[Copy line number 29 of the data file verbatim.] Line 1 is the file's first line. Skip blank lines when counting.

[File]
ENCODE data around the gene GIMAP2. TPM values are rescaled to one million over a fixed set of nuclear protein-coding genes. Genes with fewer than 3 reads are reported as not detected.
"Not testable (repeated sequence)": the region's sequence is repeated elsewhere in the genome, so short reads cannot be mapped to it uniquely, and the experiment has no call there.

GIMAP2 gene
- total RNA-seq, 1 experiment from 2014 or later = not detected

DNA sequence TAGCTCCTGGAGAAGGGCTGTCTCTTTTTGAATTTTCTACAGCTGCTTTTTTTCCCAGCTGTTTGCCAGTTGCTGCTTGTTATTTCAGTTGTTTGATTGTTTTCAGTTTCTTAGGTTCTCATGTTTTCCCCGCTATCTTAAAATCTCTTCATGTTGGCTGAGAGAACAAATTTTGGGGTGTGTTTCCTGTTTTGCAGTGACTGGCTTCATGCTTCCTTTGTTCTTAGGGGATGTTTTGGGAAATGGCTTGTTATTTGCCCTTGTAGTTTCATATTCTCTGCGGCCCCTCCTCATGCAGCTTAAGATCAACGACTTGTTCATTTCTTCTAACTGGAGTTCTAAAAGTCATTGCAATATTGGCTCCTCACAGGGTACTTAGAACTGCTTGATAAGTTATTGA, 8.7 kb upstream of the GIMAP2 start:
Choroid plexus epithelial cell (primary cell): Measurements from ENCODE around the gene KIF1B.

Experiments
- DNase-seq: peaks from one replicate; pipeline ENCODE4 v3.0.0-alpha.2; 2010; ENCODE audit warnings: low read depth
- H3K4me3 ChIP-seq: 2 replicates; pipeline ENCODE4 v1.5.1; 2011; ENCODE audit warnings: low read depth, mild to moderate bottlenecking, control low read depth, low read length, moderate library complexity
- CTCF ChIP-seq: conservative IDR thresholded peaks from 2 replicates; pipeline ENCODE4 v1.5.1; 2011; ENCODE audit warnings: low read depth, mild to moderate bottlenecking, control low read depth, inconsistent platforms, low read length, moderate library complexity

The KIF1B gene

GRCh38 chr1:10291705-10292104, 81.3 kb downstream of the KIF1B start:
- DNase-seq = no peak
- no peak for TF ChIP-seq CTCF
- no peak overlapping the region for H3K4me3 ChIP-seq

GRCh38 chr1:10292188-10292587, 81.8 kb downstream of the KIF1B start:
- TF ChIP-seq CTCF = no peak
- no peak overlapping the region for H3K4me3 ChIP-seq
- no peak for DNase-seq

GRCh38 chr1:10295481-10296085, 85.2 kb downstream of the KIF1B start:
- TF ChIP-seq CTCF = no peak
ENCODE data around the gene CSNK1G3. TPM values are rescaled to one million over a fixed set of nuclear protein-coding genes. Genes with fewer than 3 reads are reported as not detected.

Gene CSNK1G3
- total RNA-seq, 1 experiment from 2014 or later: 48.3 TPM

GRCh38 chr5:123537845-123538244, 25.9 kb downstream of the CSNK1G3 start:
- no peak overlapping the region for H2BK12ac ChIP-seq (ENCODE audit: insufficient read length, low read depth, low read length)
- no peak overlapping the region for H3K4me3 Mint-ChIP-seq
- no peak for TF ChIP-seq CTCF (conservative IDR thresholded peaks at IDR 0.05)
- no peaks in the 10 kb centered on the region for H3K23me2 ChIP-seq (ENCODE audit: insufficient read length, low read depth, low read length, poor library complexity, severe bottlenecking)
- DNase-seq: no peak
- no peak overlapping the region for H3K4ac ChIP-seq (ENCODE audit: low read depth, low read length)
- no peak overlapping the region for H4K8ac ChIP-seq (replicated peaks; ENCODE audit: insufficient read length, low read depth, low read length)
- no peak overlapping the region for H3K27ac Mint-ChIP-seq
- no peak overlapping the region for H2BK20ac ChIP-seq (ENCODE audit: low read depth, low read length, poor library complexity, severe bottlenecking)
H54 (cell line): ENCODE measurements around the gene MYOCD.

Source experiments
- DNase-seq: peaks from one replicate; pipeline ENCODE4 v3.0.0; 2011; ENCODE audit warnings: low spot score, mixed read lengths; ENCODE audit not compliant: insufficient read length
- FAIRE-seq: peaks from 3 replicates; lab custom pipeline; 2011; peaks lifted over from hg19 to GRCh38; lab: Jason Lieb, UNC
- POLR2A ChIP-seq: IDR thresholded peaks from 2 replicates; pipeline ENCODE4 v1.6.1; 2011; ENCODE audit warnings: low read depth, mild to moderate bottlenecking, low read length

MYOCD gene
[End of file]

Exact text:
- no peaks in the 10 kb centered on the region for H3K23me2 ChIP-seq (ENCODE audit: insufficient read length, low read depth, low read length, poor library complexity, severe bottlenecking)